Canine Degenerative Myelopathy: Symptoms, Treatment and Management

Degenerative Myelopathy (DM), sometimes referred to as CDRM (Chronic Degenerative RadiculoMylopathy), is a fatal, neurodegenerative disease characterized by a general lack of coordination of muscle movements in the pelvic limbs. Dogs affected slowly lose control and function of their hind limbs. Dogs diagnosed with DM have axonal (a part of a nerve cell, or neuron) and myelin (an electrically insulating layer around an axon, also known as the myelin sheath) degeneration at all levels of the spinal cord.

As motor neurons degenerate, they can no longer send electric impulses to the muscle fibers that normally result in muscle movement. When muscles no longer receive the messages from the motor neurons that they require to function, the muscles begin to atrophy (become smaller). Limbs begin to look “thinner” as muscle tissue atrophies. In the later stages of the disease, limbs may become totally paralyzed.

Age at Onset: DM affects adult dogs typically over the age of 8 years. DM has been detected in dogs as young as 3 years.

Breeds Affected: The German Shepherd dog (GSD or Alsatian) is the breed most commonly affected however it is also seen in many other breeds.

  • Alaskan Malamute
  • American Eskimo Dog
  • Belgian Sheepdog
  • Bernese Mountain Dog
  • Boxer
  • Cardigan Welsh Corgi
  • Chesapeake Bay Retriever
  • German Shepherd Dog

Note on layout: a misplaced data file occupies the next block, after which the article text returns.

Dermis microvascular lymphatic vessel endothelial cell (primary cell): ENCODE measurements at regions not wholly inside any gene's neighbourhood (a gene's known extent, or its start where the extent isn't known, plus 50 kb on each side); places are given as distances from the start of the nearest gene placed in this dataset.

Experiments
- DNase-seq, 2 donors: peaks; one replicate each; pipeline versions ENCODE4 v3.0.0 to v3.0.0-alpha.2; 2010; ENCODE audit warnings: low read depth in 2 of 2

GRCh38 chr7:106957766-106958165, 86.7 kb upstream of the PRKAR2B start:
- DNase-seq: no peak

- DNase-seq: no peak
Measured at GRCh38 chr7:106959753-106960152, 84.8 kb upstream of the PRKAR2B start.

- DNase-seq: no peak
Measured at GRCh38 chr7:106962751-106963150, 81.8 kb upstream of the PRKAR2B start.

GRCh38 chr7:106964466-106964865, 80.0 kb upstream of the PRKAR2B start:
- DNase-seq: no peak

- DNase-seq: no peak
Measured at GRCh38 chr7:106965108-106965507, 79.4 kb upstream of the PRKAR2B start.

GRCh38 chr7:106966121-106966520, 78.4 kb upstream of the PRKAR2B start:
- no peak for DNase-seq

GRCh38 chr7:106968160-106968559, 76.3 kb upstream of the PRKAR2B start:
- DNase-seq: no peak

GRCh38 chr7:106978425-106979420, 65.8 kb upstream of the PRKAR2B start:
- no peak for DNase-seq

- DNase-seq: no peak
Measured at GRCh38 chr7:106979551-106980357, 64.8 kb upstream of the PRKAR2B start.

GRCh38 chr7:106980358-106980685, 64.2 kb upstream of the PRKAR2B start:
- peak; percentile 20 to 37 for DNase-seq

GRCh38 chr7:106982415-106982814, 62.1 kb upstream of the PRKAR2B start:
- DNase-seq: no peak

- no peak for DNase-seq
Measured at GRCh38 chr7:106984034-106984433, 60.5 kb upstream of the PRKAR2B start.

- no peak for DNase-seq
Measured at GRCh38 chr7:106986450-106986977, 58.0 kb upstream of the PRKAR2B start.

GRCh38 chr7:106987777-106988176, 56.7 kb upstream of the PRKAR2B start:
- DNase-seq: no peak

• Golden Retriever
  • Great Pyrenees
  • Kerry Blue Terrier
  • Lancashire Heeler
  • Old English Sheepdog
  • Pembroke Welsh Corgi
  • Poodle
  • Pug
  • Rhodesian Ridgeback
  • Shetland Sheepdog
  • Soft Coated Wheaten Terrier
  • Weimaraners
  • Wire Fox Terrier

DM progresses slowly, so sudden onset of disease symptoms may indicate another cause for these signs. Although variable in presentation and course, generally, Dogs with DM typically require mobility assistance within 9 months of the first onset of symptoms. Symptoms can progress to paralysis in 3-6 months when untreated.

  • hindquarter weakness
  • lack of coordination of muscle movements in the limbs
  • loss of balance
  • difficulty rising or laying down
  • knuckling under while walking
  • limp tail
  • rear legs crossing under body
  • rear leg drag
  • lack of coordination of muscle movements in the spine
  • hoarseness of bark
  • paralysis
  • incontinence

For a more detailed list of symptoms, see the “Symptoms” section below.

Genetics of DM

To date, a single gene called SOD1 (superoxide dismutase 1) is associated with DM. One study showed that dogs that had mutations in both copies of their SOD1 genes were strongly associated with the clinical diagnosis of DM. Although all dogs clinically diagnosed with DM under strict guidelines had mutations in both SOD1 genes, not all of the dogs carrying two copies of the mutated SOD1 gene displayed symptoms of DM. Thus, DNA tests analyzing the SOD1 gene alone cannot definitively determine whether a patient will present with degenerative myelopathy.

Canine DM is similar to Amyotrophic lateral sclerosis (ALS) in Humans: Similar to DM in dogs, ALS, also known as Lou Gehrig’s Disease, in humans refers to a progressive neurodegenerative disease that affects nerve cells in the brain and the spinal cord. Early symptoms of ALS often include increasing muscle weakness, especially involving the arms and legs, speech, swallowing or breathing. With voluntary muscle action progressively affected, patients in the later stages of the disease may become totally paralyzed.